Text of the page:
People are the hardest part.

When I started my first foray into management, years ago, this was of the first things my mentor said to me. Within the first two weeks as a manager, I had to console a sobbing older employee, who had worked for the company for over twenty years. She had realized that she did not have the skills to do the job and openly asked “I don’t know why I am here?”. The facts were…The role had changed and she hadn’t changed with it. She didn’t “use the internet” or really know anything about computers. And in a marketing position, those skills aren’t optional. It was difficult, emotional, and heart-breaking to watch a person realize that they had not remained relevant in their chosen profession. And more difficult still, to be the one that made that truth obvious.

So much of what we can do today is driven by technology. It’s such an incredibly powerful force in our lives. But to me, it’s kind of like a bullet train… great if you’re on it. But it’s scary, freighting, even deadly, if you’re standing in front of it. And that’s where the people part comes in.

A few years ago, I was given a simple task. I had to merge some data tables together from a few lists. I asked two different people to do it, and I did it as well, to illustrate a point. We all used MS Excel®. I took 10 minutes. One person took an hour. The other person took five hours. I’m sure a true expert could have done it in less than two minutes. It had nothing to do with the technology and everything to do with the people using it. One person did the same task in 3% of the time it took an “average” user.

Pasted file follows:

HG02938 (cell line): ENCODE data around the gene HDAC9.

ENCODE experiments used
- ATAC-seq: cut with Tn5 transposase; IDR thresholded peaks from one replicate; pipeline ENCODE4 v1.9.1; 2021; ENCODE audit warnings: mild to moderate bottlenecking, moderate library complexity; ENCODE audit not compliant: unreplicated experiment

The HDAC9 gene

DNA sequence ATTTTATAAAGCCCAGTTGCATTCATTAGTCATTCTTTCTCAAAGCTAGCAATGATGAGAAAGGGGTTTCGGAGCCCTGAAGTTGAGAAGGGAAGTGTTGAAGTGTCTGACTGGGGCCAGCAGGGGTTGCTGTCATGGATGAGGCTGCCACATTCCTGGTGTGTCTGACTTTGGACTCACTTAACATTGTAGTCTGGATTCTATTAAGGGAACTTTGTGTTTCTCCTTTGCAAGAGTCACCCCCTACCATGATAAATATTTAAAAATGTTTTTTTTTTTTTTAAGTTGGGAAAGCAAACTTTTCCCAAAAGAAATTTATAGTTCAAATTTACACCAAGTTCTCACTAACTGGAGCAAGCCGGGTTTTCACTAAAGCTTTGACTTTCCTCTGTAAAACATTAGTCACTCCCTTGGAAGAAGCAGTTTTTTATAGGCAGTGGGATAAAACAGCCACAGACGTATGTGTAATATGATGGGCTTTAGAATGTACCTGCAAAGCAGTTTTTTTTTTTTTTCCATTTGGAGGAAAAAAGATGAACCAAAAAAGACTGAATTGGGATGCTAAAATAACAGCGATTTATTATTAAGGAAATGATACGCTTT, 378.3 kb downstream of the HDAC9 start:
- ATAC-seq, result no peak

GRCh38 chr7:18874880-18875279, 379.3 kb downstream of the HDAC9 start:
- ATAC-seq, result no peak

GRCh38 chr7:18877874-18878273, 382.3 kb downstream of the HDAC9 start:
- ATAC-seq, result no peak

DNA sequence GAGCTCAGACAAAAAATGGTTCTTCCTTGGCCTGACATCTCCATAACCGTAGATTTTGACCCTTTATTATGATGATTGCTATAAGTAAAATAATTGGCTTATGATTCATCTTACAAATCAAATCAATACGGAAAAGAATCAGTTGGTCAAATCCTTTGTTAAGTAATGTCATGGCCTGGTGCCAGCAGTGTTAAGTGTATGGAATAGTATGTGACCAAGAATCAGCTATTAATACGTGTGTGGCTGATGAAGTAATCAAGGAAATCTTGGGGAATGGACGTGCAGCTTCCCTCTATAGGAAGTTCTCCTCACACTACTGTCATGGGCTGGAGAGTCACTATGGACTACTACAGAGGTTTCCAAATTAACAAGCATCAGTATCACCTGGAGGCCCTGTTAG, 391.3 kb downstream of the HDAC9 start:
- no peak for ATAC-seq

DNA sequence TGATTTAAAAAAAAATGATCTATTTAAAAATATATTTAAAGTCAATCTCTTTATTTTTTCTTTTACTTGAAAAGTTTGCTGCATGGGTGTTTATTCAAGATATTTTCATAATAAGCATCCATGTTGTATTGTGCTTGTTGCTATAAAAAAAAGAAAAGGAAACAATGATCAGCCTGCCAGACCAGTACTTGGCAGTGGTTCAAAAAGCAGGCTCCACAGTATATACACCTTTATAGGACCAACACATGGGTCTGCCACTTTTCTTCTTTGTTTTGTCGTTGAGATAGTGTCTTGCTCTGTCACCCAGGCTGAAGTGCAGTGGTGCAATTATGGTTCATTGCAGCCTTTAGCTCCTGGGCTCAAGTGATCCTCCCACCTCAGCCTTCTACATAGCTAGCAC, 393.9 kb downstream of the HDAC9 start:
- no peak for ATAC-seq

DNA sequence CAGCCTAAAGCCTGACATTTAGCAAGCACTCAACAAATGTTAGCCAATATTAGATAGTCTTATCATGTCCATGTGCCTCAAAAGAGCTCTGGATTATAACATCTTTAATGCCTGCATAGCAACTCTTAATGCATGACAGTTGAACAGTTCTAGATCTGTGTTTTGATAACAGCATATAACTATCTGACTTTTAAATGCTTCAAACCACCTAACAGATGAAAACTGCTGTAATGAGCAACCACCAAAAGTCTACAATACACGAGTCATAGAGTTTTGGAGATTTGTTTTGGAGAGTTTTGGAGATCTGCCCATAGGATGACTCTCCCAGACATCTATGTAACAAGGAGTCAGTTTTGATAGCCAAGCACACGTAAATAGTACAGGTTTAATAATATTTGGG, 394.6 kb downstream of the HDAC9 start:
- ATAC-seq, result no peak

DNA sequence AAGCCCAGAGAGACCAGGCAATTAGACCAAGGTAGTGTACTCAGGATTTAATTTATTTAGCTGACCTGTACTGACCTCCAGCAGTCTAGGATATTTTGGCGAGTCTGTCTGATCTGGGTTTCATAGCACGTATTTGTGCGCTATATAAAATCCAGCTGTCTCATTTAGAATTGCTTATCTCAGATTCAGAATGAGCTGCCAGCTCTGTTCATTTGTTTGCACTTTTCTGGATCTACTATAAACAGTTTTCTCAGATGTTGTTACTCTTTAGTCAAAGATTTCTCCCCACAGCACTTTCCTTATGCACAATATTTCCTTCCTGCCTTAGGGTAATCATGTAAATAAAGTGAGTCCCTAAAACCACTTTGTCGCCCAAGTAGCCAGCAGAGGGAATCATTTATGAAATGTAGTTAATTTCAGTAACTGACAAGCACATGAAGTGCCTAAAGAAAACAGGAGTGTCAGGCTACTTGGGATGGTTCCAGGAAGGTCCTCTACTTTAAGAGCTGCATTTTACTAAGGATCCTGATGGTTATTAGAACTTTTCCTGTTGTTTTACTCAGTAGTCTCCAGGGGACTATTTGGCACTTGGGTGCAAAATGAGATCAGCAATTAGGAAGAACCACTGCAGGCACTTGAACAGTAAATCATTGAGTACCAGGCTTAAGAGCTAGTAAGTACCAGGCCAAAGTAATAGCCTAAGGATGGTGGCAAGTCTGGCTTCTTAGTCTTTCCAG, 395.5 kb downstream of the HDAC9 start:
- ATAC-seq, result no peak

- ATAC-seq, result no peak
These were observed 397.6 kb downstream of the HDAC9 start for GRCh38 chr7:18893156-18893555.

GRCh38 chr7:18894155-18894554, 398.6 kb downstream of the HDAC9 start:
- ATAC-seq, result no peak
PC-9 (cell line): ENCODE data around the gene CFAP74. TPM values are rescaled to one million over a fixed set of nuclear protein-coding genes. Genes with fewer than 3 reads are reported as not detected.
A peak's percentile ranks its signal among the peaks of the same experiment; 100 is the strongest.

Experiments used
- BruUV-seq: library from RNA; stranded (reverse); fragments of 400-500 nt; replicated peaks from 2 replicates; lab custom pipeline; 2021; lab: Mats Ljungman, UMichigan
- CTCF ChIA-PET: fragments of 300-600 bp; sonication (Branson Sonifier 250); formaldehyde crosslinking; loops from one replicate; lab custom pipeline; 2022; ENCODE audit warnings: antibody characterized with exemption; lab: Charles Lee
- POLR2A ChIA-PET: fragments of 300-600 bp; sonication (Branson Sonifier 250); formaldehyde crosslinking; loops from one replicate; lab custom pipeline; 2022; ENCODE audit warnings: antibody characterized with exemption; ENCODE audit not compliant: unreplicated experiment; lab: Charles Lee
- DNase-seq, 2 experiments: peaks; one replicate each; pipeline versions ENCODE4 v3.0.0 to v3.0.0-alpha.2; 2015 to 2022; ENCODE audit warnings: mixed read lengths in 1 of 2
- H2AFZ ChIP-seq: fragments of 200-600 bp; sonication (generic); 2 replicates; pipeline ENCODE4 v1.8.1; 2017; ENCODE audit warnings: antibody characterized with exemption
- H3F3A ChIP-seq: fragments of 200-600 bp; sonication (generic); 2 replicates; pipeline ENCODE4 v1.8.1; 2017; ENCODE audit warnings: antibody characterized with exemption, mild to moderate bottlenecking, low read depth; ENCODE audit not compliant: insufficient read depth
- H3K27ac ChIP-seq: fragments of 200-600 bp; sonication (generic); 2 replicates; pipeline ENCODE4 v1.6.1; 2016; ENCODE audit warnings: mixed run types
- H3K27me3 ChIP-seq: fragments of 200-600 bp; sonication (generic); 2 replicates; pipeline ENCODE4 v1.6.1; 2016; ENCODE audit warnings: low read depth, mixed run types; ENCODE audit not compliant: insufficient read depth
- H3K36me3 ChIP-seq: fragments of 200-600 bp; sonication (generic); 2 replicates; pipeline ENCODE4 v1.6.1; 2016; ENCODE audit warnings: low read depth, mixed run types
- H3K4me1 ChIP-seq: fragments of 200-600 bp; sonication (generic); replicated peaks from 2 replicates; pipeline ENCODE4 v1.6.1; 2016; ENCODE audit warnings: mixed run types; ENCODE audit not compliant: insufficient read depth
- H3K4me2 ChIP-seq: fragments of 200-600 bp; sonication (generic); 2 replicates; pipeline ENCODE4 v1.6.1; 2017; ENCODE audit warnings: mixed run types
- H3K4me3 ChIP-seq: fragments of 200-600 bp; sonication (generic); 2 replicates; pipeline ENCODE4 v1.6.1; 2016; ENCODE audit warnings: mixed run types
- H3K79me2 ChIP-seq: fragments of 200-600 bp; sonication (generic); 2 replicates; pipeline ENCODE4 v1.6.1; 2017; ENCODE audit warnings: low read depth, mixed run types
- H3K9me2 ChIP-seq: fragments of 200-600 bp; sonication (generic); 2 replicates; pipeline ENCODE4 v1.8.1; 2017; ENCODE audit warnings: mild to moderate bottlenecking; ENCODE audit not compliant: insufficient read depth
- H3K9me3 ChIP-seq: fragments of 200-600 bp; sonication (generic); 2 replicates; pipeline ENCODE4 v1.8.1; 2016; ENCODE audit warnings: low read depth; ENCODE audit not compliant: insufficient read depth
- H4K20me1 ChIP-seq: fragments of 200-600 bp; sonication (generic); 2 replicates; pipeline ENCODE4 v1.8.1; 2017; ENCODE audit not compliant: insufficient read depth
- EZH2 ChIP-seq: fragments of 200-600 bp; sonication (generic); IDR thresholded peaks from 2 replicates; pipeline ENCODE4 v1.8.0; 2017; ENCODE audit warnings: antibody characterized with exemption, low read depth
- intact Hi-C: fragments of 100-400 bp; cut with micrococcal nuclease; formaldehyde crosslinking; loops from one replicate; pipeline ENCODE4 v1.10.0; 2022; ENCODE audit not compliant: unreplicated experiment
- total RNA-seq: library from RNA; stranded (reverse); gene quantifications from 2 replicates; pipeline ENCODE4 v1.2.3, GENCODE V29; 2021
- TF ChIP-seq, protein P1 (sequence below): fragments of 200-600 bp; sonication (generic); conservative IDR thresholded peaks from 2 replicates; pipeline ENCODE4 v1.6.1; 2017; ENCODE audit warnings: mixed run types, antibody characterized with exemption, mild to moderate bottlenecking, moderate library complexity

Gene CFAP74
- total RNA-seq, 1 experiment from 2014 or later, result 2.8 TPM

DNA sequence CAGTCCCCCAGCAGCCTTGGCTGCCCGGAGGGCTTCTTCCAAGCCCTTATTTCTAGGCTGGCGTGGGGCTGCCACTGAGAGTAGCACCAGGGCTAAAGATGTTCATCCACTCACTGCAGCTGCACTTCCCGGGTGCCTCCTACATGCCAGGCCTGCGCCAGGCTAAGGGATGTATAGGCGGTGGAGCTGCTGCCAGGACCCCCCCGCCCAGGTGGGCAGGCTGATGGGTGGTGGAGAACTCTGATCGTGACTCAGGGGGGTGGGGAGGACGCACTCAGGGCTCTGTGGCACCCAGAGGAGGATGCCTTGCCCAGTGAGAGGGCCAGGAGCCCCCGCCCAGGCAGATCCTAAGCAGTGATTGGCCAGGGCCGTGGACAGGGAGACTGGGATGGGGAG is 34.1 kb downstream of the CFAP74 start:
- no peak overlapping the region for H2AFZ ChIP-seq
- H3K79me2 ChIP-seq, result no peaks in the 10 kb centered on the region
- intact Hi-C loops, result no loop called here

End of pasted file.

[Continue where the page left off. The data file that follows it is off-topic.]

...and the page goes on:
Technology without the right people to leverage it is useless. There is so much that software, the internet, our phones, our systems can do for us… and yet, the vast, vast majority can’t use it effectively. Most functionality goes untapped, by all but the most expert users. Things that are supposed to make it easier aren’t. And even expert users, in programs like Excel, tap a fraction of the functionality that is there.

People simply haven’t kept up. Not even close. The rate of change is so fast. The vast majority of those that technology is supposed to serve are left behind. Most people are just struggling to dodge the bullet train that’s heading their way, fast.
In my experience, the real estate industry might just be the poster child for this phenomenon. Technology is light-years ahead of what typical real estate practitioners can deliver. The bulk of traditional agents don’t really understand the most fundamental tools that could make them more effective. They aren’t alone; every industry is grappling with this change… And like any other industry, some people will get left behind. Consumers are demanding more and those that can’t deliver will suffer. In our age, more so than ever before, change is the only constant. We can be in front of the train or on it. Either way, it is coming.

 

Liz Nourse

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